No one likes getting left behind. In the case of a company, though, getting left behind can potentially mean closing up shop. This past quarter, several exploration and production companies boasted higher domestic production, but Occidental Petroleum got left behind as it's domestic numbers dropped by 8,000 barrels of oil equivalent per day. Let's take a look at what happened at Occidental and see if it can catch up to its peers.
The power of price
Looking at the discrepancies in Occidental's domestic production, you can see that 5,000 of that drop was actually from natural gas production. Like many other companies in the domestic and production business, the dip in gas prices have had a significant impact on capital expenditure decisions. 47% of Occidental's domestic gas production comes from its assets in the Hugoton, Piceance, and Williston basins.
Conversely, these regions only represent 10% of domestic oil production. As gas prices sank, the company decided to dedicate more of its capital spending program in its more liquid strong assets in both California and the Permian Basin. In both of these regions, year over year production increased by 13,000 barrels per day.
In fact, this trend of lower gas to raise oil and NGL volumes was pretty consistent across Occidental's peers. Devon Energy and EOG Resources both saw natural gas volumes drop at the expense of increasing oil and NGL production. The one distinct difference is that these companies saw much larger production increases for oil and NGL.
|Company||Domestic Oil and NGL production (in thousand barrels per day)||Change year-over-year||Domestic Natural gas production (in million cubic feet per day||Change year-over-year|
One note to consider with these numbers is that Apache completed the acquisition of private oil company Cordillera in April, which booted domestic oil production by 18,000 barrels per day. Adjusted for the acquistion the company raised liquids production by 25%.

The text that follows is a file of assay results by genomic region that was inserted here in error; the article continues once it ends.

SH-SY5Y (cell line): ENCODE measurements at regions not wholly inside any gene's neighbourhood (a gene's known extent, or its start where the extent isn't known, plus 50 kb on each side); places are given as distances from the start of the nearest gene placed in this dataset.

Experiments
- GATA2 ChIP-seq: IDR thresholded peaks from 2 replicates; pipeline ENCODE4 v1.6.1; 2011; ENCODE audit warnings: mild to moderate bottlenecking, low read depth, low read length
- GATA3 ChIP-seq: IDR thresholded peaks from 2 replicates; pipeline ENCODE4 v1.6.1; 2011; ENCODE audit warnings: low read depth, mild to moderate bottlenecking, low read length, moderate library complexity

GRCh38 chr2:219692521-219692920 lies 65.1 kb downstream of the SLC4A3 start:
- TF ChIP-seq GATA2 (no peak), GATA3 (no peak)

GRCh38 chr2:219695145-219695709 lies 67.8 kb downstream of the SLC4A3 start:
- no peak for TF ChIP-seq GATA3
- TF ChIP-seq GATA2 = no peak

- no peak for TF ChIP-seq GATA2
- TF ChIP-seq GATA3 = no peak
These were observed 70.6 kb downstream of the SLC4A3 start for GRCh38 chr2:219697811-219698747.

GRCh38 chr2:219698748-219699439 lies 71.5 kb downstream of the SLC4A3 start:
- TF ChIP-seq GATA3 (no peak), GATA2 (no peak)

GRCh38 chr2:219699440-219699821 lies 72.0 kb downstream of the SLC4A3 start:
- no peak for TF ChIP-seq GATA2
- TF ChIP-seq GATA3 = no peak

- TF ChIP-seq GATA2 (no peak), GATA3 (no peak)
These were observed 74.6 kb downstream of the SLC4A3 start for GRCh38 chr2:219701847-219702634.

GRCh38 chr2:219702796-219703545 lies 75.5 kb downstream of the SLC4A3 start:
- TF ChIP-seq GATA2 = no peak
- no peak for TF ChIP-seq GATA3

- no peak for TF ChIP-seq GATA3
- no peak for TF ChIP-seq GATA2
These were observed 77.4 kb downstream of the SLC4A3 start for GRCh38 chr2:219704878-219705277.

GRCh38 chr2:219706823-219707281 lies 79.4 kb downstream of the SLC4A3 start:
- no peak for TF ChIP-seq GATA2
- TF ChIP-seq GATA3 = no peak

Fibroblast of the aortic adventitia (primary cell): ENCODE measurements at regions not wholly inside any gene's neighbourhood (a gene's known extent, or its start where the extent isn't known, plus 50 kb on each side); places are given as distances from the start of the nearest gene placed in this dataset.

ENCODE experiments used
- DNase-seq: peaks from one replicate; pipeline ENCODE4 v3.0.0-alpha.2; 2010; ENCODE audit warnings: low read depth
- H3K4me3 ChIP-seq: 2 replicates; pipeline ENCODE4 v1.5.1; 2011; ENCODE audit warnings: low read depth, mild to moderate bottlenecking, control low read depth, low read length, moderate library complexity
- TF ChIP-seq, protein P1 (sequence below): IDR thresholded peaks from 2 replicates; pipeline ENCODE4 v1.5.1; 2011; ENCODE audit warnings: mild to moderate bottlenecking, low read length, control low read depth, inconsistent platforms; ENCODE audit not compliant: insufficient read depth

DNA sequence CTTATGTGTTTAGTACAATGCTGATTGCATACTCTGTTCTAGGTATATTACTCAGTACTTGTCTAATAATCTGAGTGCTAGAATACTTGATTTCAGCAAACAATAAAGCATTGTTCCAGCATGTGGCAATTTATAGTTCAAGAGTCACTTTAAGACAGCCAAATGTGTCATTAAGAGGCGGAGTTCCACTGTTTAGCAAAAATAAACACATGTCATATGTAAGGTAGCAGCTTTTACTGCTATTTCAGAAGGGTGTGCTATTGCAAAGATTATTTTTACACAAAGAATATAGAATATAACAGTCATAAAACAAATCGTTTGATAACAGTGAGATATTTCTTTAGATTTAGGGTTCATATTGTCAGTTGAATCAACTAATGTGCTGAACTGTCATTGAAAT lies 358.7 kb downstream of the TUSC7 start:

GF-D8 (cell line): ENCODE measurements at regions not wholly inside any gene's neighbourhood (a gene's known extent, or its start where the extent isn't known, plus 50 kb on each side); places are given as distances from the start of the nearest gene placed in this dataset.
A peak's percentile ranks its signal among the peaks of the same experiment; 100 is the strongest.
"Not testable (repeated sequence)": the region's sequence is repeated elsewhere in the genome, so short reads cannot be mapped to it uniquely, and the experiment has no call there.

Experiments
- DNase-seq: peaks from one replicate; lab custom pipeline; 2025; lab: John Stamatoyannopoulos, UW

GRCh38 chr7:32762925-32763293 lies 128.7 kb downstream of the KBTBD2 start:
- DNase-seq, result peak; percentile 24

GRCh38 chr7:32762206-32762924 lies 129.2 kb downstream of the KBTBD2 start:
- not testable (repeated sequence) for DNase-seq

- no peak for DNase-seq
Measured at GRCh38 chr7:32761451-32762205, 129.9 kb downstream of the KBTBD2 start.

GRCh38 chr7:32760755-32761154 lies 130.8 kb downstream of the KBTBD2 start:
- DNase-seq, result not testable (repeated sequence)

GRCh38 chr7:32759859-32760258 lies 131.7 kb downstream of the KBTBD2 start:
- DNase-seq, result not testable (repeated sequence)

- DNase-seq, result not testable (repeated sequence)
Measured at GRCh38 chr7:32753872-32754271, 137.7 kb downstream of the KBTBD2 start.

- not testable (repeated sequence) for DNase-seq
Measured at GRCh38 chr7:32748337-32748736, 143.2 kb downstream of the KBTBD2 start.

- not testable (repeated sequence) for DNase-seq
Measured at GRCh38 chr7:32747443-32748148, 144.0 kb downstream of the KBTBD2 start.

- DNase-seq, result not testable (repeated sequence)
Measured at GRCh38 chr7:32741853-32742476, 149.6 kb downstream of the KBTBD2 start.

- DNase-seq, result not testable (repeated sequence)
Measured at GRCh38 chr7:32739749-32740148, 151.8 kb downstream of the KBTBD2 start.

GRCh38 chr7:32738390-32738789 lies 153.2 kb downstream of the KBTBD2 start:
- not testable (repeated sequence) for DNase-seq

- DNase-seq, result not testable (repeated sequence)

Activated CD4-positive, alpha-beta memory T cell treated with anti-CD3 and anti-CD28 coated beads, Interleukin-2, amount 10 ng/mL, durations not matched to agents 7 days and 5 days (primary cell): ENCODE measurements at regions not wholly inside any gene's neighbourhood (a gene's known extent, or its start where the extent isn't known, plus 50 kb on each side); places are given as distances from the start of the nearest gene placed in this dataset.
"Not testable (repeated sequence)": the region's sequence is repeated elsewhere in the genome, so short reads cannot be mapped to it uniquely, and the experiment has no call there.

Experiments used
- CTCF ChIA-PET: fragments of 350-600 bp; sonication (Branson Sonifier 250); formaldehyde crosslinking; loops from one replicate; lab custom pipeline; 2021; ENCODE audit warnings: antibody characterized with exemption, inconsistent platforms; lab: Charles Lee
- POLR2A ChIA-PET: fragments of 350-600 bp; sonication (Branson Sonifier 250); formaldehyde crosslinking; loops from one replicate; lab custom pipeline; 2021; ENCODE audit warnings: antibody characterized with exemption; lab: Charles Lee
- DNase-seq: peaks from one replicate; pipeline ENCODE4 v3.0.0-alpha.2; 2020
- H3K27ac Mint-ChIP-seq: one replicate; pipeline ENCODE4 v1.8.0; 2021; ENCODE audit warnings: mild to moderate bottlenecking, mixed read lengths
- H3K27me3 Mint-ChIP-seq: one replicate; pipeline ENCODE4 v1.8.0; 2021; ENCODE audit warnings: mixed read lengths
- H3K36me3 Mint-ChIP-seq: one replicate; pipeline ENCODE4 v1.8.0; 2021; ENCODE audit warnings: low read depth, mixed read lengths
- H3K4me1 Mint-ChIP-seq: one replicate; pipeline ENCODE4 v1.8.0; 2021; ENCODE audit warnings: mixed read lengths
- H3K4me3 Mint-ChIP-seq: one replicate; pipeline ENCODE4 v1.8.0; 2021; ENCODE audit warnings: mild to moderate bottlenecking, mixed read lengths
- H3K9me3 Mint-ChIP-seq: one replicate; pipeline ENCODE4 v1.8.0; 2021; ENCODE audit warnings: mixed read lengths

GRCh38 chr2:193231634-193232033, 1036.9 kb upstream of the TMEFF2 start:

Location, Location, Location
One of the biggest reasons for the discrepencies in production growth is from the location of each company's assets. Both Devon and EOG assets are in regions with higher initial production rates. EOG gets 42% of all US production from the Eagle Ford formation, and Devon has 47% of the company's entire portfolio in the mid-continent region such as the Anadakro basin and the Woodford shale plays.
On the other hand, Occidental is looking to grow production through its assets in the Permian and California, but these are more mature oil plays that have lower initial production rates. Also, as indicated by Occidental CEO Steven Chazen, the regulatory environment in California means that development plans for California take much longer than other more drilling friendly sates, or as Mr. Chazen put more succinctly "This is not North Dakota".
The upside of the California region, though, is decline rates are much lower and have a tendency to generate cash for much longer period than the faster, high initial production wells in other shale plays. This is one of he key reasons that Occidental has put so much effort into reducing operational costs. Today, the company spends about $14.17 per barrel of oil equivalent on domestic production, which is a 23% reduction year-over-year.
What a Fool Believes
Occidental has to deal with several issues as the company contemplates spinning off several parts of the company per request of its activist shareholders. One of the issues that it needs to worry less about, though, is its domestic production rates. As the company works through its drilling efficiency program in the Permian and those operational efficiencies spread to other fields, the company should be able to grow at a healthy pace that will support its operations.
As investors, though, it would be misleading to view Occidental through the same lens as some of the fast growing E&P companies in the US today. Occidental's dividend yield of 2.89% is more than a whole percentage point greater than any of the companies listed above, so there is a greater emphasis on returning capital to shareholders at OXY. Keep in mind that a balance has to be struck between expected production growth and return of capital to shareholders, and your investment decision should bring this into consideration.
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The article Why is this Company Losing While Peers are Winning? originally appeared on Fool.com.Fool contributor Tyler Crowe has no position in any stocks mentioned. You can follow him at Fool.com under the handle TMFDirtyBird, on Google +, or on Twitter: @TylerCroweFool. The Motley Fool owns shares of Apache and Devon Energy. Try any of our Foolish newsletter services free for 30 days. We Fools may not all hold the same opinions, but we all believe that considering a diverse range of insights makes us better investors. The Motley Fool has a disclosure policy.